Romney Courts Exotic Voting Bloc: “Americans”

As the Republican Party settles on its 2012 presidential nominee, the Obama reelection campaign is gearing up to implement a coherent twenty-seven-prong strategy to secure every conceivable voting bloc in the country.

The Obama 2012 website includes separate pages targeting:

  • African Americans for Obama
  • Latinos for Obama
  • BarackObama.com en Español (Spanish speakers for Obama)
  • Asian Americans & Pacific Islanders for Obama
  • Women for Obama
  • People of Faith for Obama
  • Jewish Americans for Obama
  • ObamaPride (gays for Obama)
  • Young Americans for Obama
  • Environmentalists for Obama
  • Veterans & Military Families for Obama
  • Nurses for Obama

This outreach meshes with Obama’s ongoing efforts to court these groups via his phony “War on Women” theme, his exhortation to Latinos to “punish our enemies,” and his pandering to college students.

Obama is also scrambling to shore up support from other key constituencies, such as Muslims, union members, white-collar voters, high-income voters, Wall Street bankers, teachers unions, government workers, administrative assistants, and urbanites, not to mention cool cats.
One can imagine Obama campaign operatives poring over spreadsheets trying to determine whether, say, a black, Spanish-speaking businessman is more or less likely to support Obama than a white, Evangelical PETA member. Really, instead of the Democratic Party, they should call themselves the Demographic Party.

In contrast, the Romney 2012 website offers no such sections targeting specific voting blocs.  The groups Romney targets are: people who want limited government, lower taxes and a vigorous pro-American foreign policy.  That’s it.  (Also maybe people with good posture and an affinity for Cadillacs.)

When was the last time a Republican presidential candidate implemented an explicit campaign strategy of wooing European-Americans, men, pastors, people with GEDs, married couples, construction workers, and squares?

Democrats obsess over demographic groups: which ones they have in the bag, which ones they’re losing, which ones the other side is courting, which ones are up for grabs.  If enduring principles of governance and political philosophy wander into the mix, it’s a complete accident.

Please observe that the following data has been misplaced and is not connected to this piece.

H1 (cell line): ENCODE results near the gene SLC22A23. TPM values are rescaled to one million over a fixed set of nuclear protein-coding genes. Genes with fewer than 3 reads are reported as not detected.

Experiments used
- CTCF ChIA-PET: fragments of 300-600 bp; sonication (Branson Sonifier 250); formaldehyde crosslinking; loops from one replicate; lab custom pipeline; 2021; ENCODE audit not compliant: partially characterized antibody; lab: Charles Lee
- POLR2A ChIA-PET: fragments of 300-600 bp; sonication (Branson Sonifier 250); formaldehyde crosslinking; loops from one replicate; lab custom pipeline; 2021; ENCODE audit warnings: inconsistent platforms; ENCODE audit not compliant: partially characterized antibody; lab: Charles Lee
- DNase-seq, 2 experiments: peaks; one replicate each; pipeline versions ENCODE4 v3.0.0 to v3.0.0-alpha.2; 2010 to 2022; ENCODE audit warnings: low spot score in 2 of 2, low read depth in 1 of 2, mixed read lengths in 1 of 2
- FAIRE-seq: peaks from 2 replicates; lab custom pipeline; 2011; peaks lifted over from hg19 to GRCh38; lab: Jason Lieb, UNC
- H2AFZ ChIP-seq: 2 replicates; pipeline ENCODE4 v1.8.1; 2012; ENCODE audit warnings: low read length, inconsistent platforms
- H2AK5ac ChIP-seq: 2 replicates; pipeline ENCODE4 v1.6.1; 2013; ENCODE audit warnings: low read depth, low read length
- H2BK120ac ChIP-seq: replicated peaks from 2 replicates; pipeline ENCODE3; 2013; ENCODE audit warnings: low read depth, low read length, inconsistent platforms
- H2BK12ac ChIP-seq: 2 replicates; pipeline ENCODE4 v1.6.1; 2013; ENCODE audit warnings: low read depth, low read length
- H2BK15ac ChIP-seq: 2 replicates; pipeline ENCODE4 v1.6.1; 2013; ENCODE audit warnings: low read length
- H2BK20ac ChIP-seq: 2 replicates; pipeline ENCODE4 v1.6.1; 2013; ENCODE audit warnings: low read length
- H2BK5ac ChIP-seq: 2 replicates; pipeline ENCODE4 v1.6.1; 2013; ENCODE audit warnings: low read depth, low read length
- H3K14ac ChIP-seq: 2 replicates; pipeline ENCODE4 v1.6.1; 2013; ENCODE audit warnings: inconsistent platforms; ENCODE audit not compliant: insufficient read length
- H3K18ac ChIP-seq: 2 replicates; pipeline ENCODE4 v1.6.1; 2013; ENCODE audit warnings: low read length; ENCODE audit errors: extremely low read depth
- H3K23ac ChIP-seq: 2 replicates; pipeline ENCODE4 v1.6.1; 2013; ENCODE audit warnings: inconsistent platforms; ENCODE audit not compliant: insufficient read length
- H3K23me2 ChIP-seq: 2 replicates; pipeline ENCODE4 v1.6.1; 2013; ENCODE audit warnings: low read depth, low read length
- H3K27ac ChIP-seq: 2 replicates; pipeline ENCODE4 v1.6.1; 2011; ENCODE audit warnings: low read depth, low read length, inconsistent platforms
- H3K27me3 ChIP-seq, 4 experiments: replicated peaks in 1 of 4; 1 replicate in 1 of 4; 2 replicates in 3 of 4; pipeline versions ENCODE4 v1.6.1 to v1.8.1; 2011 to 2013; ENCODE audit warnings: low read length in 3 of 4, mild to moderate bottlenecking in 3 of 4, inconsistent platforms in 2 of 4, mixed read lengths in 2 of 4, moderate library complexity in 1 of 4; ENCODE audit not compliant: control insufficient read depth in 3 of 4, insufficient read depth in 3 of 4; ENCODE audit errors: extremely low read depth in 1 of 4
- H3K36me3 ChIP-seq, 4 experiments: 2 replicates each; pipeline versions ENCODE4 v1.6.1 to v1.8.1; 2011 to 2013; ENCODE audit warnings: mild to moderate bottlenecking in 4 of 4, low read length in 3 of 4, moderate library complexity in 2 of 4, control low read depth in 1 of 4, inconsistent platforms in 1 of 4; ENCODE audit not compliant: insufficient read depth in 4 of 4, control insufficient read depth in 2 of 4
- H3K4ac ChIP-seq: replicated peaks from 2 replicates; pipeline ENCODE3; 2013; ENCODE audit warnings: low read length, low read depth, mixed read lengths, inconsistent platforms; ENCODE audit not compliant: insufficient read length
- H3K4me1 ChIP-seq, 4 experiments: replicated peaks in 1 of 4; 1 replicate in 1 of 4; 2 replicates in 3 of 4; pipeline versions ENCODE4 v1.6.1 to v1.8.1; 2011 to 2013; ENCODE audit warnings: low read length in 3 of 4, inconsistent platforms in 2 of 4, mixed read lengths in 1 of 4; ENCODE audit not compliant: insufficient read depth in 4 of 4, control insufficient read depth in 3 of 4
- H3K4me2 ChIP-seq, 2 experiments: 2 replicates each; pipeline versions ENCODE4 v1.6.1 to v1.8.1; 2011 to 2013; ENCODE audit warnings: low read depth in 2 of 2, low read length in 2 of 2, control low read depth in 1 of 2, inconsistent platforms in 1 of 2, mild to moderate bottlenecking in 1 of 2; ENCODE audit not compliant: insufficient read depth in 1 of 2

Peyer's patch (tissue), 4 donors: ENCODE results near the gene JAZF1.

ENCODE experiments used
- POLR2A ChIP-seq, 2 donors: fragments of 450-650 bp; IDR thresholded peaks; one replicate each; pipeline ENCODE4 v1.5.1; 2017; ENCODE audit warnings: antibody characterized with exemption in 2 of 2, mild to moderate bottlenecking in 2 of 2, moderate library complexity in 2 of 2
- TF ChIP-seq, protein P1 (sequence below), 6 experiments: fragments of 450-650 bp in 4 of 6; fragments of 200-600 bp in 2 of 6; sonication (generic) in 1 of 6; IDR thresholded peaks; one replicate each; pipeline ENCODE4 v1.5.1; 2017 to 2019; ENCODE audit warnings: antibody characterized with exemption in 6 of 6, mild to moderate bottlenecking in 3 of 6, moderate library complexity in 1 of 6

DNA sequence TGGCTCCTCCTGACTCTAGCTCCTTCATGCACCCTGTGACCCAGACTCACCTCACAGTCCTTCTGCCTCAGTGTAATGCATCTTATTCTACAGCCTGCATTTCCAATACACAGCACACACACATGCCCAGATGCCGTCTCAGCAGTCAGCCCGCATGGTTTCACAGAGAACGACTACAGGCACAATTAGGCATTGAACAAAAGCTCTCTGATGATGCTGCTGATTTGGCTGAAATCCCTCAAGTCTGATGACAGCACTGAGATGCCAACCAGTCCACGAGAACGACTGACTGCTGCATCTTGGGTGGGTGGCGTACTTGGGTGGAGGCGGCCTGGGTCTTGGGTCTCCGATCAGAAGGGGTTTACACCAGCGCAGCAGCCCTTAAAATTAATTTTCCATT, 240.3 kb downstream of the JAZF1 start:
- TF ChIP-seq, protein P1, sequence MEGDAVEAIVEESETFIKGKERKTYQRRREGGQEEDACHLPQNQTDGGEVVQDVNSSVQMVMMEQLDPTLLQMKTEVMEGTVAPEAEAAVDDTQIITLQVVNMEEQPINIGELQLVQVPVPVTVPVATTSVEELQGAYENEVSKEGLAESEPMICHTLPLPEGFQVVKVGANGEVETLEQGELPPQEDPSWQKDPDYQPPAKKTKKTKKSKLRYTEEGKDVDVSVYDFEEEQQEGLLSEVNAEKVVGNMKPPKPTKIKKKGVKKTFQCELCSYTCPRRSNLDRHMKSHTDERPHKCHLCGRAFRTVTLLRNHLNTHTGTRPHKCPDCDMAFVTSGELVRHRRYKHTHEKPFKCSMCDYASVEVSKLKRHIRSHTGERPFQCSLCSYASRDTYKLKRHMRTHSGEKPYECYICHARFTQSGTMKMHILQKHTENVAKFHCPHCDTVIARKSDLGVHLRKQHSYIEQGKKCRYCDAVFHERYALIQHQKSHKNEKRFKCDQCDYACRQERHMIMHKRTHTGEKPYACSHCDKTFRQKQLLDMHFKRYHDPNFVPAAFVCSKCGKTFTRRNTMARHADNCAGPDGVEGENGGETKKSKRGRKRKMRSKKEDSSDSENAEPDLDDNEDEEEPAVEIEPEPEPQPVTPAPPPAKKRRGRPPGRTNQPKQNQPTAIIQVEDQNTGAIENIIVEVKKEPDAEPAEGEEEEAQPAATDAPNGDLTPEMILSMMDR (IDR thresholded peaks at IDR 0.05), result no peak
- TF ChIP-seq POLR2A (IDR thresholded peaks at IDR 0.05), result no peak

The Left dwells on demographics, because they are constantly, desperately scheming how to cobble together a hodgepodge of disparate interest groups to push their candidate over the 50% threshold.

Thus, Obama 2012 frets because the young’uns that came out for him four years ago are disappointed by his failure to deliver, even though, ironically, they have more time to vote for him now due to their mass unemployment.

Thus, a roundtable of pundits, including left-wingers Rachel Maddow and Hilary Rosen, recently pontificated on how best to frame women’s issues in 2012, while conservatives on the panel tried in vain to steer the conversation toward issues that affect the general electorate.

Thus, Newsweek columnist Eleanor Clift crows that demographic trends predict an Obama rout in November, even though professional pollster Sean Trende dampens her enthusiasm by arguing that trends are volatile and actually moving back in Republicans’ favor.

The Left also frames principled disagreement with policies designed to help minority groups as prejudice or mean-spiritedness.  If you’re a conservative, for example, you’re not allowed to oppose the Lilly Ledbetter Fair Pay Act, even if you cite evidence that the claims bolstering its rationale unravel after controlling for relevant demographic variables.

With all the outreach Democrats do to so many constituencies, and all the emotion-laden tall tales they tell about conservatives’ hatred of such groups, it’s amazing liberals don’t win landslide elections year after year.

Is their strategy self-defeating, such that these groups don’t feel so special once they realize they’re just one of dozens of groups being pandered to?  Or is there perhaps something more enduring and valuable voters would rather be offered than most-favored-minority-group status?

Voting for a Republican won’t make you feel special.  It won’t make you feel as though your candidate is looking out for your unique interests as a [insert minority group label here].  If voting for a candidate who merely swears to uphold your constitutional rights as a generic American isn’t enticing enough for you, then vote Democratic.

Perhaps the reason Obama promises so much to so many groups is that he has so little to offer people who identify first and foremost as Americans.

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